It seems another person boarded a plane for China thirty years ago.
She was timid and scared of the path that lay before her, a new mom with a daughter one-year in age. She had never been out of the country of her birth, let alone to the other side of the world.
How could she leave the safety of the known, her family, and friends, for the unknown?
Thirteen hours after boarding a plane, she landed in Shanghai, China with her husband and child. The flight was smooth as her daughter slept most of the way. Slowly disembarking the plane, weighed down by carry-ons and with their daughter in a stroller, she and her husband were taken aback when soldiers made a beeline directly towards them. They seemed so fierce in camouflage green uniforms wearing stern looks on their faces.
Had they taken too long getting off the plane?
Motioning for the small family to follow, her heart sank as she wondered what they had done. Walking together from the plane to the concourse where lines of people waited to go through immigration, they were ushered to the front of a very long line. The soldiers un-expectedly turned towards the family and smiled. They gestured with a sweeping motion of their hands for them to go on through, as if they were saying, “Welcome to China!”
Letting out the breath she hadn’t realized she’d been holding, they stepped up to the immigration booth. It was a nice way to enter the country and begin their new journey. Making their way through, gathering their wits and their luggage, they entered the otherworldly environment that waited just outside the doors.
The kindness of the soldiers was too easily forgotten. Having traveled across the world from the cornfields of Ohio where she grew up, and the rolling hills of northern Virginia where she and her husband spent the first years of their marriage, to the crowded streets of Shanghai, 11 million strong; it was all so overwhelming. She felt adrift on a raft in the middle of the ocean.
Her daughter attracted crowds like a movie star. The people wanted to feel her Shirley Templetype curly soft hair and squeeze her cheeks. People tried to take her daughter out of their arms to pose for photos. In her mind’s eye, a madness seemed to come over the people as if a celebrity were in their midst. While touring a temple area and park, the crowd swarmed around the little family. She was separated from her daughter who was snugly in her husband’s arms. There are probably stories to this day of a crazed foreign woman pressing through the crowds of Shanghai, screaming for her child, like a ferocious momma bear chasing after her cub. After what seemed an eternity, she caught up with them.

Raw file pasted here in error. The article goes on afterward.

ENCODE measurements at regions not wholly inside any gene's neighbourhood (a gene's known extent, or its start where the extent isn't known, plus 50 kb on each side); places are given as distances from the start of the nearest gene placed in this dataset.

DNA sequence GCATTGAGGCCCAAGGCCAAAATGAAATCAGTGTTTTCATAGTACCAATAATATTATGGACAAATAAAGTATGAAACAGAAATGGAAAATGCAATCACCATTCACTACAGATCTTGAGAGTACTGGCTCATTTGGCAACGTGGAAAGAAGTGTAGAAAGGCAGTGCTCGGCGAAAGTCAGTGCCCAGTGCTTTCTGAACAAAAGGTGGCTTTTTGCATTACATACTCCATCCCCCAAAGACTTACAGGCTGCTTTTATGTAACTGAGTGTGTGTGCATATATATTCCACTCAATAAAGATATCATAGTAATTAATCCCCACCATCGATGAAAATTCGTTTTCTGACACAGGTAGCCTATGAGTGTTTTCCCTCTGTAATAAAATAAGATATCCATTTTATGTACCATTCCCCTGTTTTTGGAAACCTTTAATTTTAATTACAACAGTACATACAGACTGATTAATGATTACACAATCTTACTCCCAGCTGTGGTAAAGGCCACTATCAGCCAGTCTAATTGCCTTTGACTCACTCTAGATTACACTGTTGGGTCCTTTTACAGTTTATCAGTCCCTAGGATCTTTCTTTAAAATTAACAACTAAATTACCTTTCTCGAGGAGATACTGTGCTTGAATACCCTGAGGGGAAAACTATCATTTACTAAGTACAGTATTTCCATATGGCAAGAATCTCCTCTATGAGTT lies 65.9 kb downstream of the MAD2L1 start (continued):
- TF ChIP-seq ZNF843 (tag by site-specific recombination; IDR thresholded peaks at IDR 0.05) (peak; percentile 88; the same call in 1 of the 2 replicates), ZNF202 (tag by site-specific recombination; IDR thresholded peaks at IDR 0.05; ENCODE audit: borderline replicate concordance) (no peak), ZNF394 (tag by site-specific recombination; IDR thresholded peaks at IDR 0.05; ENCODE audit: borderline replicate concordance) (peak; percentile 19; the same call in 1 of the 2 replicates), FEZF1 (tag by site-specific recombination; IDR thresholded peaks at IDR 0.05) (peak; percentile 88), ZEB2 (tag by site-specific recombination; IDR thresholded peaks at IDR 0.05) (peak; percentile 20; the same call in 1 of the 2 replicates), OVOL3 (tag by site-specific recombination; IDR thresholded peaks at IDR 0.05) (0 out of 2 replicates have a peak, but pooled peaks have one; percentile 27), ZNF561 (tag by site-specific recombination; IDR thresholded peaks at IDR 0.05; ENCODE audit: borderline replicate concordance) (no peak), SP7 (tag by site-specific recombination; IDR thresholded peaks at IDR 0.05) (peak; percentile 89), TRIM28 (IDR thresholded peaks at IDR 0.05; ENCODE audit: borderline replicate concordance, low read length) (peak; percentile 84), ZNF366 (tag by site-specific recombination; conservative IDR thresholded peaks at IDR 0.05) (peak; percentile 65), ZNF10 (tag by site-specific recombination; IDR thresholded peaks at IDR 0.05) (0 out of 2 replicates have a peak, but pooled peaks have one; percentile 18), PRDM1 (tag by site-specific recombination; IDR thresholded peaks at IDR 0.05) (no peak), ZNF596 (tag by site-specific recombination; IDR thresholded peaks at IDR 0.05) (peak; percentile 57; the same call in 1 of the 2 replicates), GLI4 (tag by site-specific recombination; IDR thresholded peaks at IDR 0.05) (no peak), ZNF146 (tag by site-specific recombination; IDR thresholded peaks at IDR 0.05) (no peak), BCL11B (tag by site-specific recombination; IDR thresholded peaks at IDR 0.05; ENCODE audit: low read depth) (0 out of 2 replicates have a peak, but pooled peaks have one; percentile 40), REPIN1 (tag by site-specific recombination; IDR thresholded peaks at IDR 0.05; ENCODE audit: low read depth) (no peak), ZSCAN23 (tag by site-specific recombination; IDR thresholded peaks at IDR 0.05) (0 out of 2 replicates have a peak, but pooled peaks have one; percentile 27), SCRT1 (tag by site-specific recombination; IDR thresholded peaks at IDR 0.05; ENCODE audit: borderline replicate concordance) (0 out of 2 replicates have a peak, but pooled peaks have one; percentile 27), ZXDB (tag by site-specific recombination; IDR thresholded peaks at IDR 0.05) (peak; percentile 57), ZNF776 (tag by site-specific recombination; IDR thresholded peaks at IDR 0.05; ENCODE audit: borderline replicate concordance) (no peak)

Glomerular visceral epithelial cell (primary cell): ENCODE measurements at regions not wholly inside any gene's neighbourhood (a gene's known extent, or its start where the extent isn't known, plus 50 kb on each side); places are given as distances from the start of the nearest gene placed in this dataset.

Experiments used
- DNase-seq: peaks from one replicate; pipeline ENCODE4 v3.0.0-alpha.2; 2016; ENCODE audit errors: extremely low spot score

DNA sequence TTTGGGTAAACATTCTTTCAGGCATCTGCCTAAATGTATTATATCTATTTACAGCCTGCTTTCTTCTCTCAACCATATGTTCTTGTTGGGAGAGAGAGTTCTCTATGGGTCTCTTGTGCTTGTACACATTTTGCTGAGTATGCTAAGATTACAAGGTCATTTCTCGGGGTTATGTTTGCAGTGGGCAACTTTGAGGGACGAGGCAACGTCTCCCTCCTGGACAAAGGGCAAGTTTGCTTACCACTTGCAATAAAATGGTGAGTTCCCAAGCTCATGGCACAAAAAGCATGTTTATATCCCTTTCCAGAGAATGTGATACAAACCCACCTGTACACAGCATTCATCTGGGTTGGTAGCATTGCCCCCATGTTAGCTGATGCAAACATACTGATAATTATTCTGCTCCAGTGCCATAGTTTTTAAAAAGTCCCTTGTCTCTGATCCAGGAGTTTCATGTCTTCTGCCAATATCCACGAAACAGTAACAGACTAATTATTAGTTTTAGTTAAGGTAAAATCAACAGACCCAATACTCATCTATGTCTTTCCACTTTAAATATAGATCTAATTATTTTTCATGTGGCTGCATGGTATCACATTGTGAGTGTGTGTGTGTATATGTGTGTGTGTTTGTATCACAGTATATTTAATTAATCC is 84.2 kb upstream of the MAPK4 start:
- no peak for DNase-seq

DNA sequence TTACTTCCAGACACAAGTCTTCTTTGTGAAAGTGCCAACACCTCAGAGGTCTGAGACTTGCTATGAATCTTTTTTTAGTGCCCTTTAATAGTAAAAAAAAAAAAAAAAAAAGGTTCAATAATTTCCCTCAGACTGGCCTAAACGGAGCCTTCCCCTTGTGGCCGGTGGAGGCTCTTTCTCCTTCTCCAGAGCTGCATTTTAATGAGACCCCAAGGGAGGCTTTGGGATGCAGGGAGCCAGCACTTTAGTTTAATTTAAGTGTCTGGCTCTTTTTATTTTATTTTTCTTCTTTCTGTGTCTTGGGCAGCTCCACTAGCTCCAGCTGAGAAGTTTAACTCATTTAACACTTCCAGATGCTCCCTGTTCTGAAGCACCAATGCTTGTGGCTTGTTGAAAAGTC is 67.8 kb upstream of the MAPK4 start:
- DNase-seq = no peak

With the crushing crowds, roads that seemed to have no rules, volume levels turned on high, and a language she did not understand swirling around her, she wanted to turn around and board a plane. She wanted to return to the known.
She thought, “What were we possibly thinking?”
She told her husband that first day, “I think we made a mistake.” He lovingly said, “Let’s make it a week.” After all, hadn’t they rearranged their life, said goodbye to family and friends? She reluctantly agreed to “try” to make it a week.
After a few more days in Shanghai, the family boarded a small plane and flew down south. Landing in another new city, where her husband would be teaching at a university, she committed to “try.” It all still felt otherworldly and impossible. Her husband went off to teach, she nested, striving to create a home for their little family. She wanted to keep her commitment to try. Unbeknownst to her, the students waited to meet her and their daughter. Her husband invited them to come visit. The students gave her a Chinese name, Yi Wen. She was told it meant “clean or fresh like immediately after a rain.” They filled their home with laughter and their hearts with joy. They made her feel accepted, they made her feel loved. The fear began to subside within her. She could take a breath, look around, and settle in.
Two months after touching down in Shanghai, she faced a new challenge. She became pregnant with their second child. She was again afraid, faced with the unknown. She carried her child in this new environment that she was not quite sure of. Her husband took care of her. Her little girl comforted her. The students, who weren’t much older than she was, supported and encouraged her.